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Celebrating Public Service Recognition Week: Charles Tansey

Why I Serve

By: Charles Tansey

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I initially came to Washington in June of 1999 as a Presidential appointment to the SBA. I had spent the previous 25 years in corporate banking and finance primarily in New York. My job was to bring Wall Street technologies to certain programs at the SBA, specifically in the areas of risk management and expansion of SBA programs to women and minority businesses. I had no previous experience in government and limited exposure to politics, so it was a learning experience. The biggest challenge, perhaps, was the form of accounting, but the biggest surprise was the exceptional quality of the staff I had to work with. It was a terrific team—highly qualified, motivated and disciplined. In a very short space of time we were able to establish bold new (and lasting) innovations in expanding credit to low income, minority and women-owned businesses and in managing the risk of our 3,000 participating lenders. We initiated the first data capture and predictive modeling of lending risk for the agency. It is a platform that has been improved brilliantly in subsequent years and is now a model for the private as well as the public sector.

After the Clinton administration, I went back to the private sector, but public service had gotten under my skin (once you’ve done it, the mission becomes irresistible). Within a year of leaving government, I returned as a civil servant at the Congressionally chartered and funded NeighborWorks America. NeighborWorks provides funding and training to financing and development entities in low income communities across the country. We saw early on what was happening in the housing market and in 2004 – 3 years before the market blew up – established the Center for Foreclosure Solutions (a tip of the hat to the late Federal Reserve Governor, Ned Gramlich, for leading this initiative in the midst of a general regulatory neglect of the obvious desultory trends). We also developed a path for achieving access to the capital markets for community development corporations, and software-based trainings to enable them to make the most efficient use of financial resources for themselves as well as their constituencies. We were also ground zero for crafting and funding homeownership counseling for the many people who found themselves in difficulties with their mortgage payments.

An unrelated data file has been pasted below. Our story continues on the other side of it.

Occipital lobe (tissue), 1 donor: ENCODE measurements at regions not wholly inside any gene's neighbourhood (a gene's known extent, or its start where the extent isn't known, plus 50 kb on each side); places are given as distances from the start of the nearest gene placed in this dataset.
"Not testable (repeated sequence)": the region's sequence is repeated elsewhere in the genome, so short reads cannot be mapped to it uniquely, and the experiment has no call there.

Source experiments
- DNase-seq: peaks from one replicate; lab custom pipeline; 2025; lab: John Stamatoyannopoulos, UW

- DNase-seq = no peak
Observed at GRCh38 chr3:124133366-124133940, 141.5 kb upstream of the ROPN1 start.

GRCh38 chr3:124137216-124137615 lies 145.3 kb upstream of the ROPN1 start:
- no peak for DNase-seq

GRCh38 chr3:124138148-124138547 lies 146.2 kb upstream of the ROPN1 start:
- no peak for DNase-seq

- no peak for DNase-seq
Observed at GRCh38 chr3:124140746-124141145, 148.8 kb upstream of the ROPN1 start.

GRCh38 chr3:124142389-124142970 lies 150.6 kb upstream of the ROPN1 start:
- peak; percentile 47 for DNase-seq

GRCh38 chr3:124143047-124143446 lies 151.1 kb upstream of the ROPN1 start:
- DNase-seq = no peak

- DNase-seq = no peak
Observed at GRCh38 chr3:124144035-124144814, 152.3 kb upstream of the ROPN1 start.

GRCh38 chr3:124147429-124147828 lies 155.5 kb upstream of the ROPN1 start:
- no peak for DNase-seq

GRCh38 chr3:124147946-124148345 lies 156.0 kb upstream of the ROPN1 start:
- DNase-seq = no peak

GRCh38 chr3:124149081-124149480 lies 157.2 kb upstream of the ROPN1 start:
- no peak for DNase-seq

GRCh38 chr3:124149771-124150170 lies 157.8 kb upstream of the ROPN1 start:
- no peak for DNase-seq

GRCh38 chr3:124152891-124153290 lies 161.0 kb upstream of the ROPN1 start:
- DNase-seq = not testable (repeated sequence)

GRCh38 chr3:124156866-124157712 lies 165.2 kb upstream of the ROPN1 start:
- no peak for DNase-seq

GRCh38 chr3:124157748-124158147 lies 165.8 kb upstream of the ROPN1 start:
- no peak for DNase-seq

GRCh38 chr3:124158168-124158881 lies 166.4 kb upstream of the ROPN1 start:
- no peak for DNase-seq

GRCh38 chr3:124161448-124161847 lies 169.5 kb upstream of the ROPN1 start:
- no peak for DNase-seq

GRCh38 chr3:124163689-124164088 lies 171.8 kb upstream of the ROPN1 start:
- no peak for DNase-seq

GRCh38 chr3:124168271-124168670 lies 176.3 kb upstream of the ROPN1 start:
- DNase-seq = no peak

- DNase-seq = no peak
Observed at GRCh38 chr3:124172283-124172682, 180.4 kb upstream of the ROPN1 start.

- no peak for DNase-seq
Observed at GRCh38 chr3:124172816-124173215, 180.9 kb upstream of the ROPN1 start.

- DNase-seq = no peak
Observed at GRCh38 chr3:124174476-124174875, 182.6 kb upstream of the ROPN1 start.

From NeighborWorks I moved to the Export Import Bank of the US, where I headed up the Small Business Lending Group. Getting more small businesses comfortable with exporting is a major economic priority for the US—and a challenging one. The team was able to develop a new product, announced by President Obama, which made it dramatically easier and cheaper for businesses to borrow and insure payment for their exports. This was pivotal in perhaps the most gratifying experience I had in government: working with the 12 agencies involved in international and export activities to “consolidate” their programs and present a single face and line of products to the to the domestic and international public. It was an initiative that was fraught with risk: in addition to the fear of consolidation and job loss at the agency level, there were conflicting and duplicative programs that had to be dealt with, as well as the standard partisan differences at the Congressional as well as Administration levels for the programs. Nevertheless we developed an inter-agency group that met offsite over a period of 18 months to hammer out a “virtual” consolidation of the programs – complete with tailoring and prioritization of programs, and marketing strategies. No, we didn’t get to implementation: we ran out of time. But the plan is still there on the shelf for future decision-makers, and for me it was the best example of people from competing agencies and programs--and from all sides of the political spectrum--working together to make a vital government function more efficient and effective. The essence of good government.

There are five people in the public service that I have been inspired by in particular:

Nic Retsinas

Paul Volcker

Ed de Seve

John Koskinen

John Kamensky

I don’t need to say why or repeat what they did – they are all members of the National Academy!!

I have also been a great fan of the Simpson/Bowles effort on reigning in spending and revising the tax code. Although there were things that could be tweaked, it still stands out as THE most ambitious and magnificent effort to set things straight and re-institute fiscal discipline.

									 Charles Tansey
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